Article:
Peripheral blood fibrocytes: enhancement of wound healing by cell proliferation, re-epithelialization, contraction, and angiogenesis.
ABSTRACT To identify the in vitro characteristics and functional properties of fibrocytes and investigate the in vivo mechanism of action of fibrocytes injection in accelerating the cutaneous healing process in diabetic mice.
Fibrocytes are hematopoietic derived stem cells that may have a role in tissue repair, perhaps as the precursors of fibroblast- or myofibroblast-like cells.
In vitro, the time-dependent phenotypic expression of peripheral blood (PB) fibrocytes was stained with anti-CD11b, anti-CD45, anti-Col-I, and anti-α-SMA antibodies. The functional properties of fibrocytes and dermal fibroblasts were tested by using reverse-transcriptase polymerase chain reaction. In vivo, full thickness wounds in diabetic mice were treated either with fibrocytes, dermal fibroblasts, or phosphate buffered saline (PBS) through tail vein injection. Wound healing kinetics, including wound contraction, re-epithelialization, and microscopic metrics such as cell proliferation, angiogenesis, and granulation growth were investigated. Expression of proinflammatory factors, profibrotic factors, growth factors, and extracellular matrix components were measured in wound tissues.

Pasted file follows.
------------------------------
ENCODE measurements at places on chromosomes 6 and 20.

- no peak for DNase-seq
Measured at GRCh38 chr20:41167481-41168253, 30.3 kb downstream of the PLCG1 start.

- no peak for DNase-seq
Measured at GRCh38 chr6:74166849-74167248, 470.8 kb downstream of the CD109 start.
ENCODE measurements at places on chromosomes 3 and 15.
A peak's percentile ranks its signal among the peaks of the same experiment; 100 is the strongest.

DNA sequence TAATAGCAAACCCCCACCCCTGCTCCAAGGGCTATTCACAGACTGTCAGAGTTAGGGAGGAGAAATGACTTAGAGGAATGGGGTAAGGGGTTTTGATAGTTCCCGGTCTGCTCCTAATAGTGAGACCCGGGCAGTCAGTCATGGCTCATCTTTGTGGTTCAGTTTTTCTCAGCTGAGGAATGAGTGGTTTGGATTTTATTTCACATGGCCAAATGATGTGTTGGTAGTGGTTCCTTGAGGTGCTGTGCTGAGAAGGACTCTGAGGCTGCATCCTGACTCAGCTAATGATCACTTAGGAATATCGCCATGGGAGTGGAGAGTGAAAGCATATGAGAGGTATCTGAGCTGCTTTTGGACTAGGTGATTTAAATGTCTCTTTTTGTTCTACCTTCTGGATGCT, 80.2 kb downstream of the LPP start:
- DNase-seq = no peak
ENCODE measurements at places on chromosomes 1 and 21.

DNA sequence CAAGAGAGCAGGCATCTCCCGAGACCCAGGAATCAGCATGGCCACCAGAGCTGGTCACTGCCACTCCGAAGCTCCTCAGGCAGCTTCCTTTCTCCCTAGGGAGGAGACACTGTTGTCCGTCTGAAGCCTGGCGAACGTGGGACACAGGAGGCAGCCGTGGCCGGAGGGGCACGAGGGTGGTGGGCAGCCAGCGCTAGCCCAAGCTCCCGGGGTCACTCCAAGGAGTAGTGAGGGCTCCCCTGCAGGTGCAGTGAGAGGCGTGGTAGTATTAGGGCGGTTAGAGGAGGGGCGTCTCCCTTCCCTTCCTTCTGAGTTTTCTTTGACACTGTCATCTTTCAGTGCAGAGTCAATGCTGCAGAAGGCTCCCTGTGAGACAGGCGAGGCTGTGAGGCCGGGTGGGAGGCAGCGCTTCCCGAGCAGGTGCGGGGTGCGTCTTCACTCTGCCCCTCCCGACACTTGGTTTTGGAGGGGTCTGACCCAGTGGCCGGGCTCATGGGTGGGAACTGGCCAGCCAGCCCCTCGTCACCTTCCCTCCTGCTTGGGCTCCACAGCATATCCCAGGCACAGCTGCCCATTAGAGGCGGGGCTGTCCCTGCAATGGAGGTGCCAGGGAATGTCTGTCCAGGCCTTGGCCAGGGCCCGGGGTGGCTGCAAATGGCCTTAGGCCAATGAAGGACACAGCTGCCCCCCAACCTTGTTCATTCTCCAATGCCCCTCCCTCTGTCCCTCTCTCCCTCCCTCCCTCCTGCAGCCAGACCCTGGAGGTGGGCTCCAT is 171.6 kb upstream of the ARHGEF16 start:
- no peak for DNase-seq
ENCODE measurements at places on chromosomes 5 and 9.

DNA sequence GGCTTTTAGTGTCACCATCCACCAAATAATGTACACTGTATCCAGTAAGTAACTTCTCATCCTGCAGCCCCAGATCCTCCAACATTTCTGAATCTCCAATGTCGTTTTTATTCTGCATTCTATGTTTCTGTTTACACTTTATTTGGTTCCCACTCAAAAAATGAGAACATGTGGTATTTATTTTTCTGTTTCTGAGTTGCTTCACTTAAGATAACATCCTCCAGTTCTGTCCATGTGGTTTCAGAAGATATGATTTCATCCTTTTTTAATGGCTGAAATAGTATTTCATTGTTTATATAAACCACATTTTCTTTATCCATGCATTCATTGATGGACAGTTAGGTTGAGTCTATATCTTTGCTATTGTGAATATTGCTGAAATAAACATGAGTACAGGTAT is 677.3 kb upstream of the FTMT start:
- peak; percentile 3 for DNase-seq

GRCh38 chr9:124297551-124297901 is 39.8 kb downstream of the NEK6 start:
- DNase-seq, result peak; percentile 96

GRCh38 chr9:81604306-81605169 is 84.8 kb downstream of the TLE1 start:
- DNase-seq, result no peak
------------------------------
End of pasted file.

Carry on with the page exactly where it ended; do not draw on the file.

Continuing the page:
Fibrocytes gradually lose their hematopoietic cell markers and increase mesenchymal cell markers during differentiation in vitro. Fibrocytes stimulate wound healing by dermal cell proliferation, keratinocyte proliferation with re-epithelialization, and angiogenesis compared with dermal fibroblast and PBS treated wounds. Expression of angiogenesis markers (VEGF and b-FGF), growth factors (TGF-β, PDGF-A, and FGF-7), chemokines (MCP-1 and MIP-1α), and extracellular matrix (collagen-I and α-SMA) were upregulated in fibrocyte-treated wounds.
Peripheral blood fibrocytes can accelerate wound healing by stimulating cell proliferation, re-epithelialization, and angiogenesis in a diabetic mice experimental model. The application of fibrocytes may represent a potential clinical solution for the treatment of chronic wounds across all fields of surgery.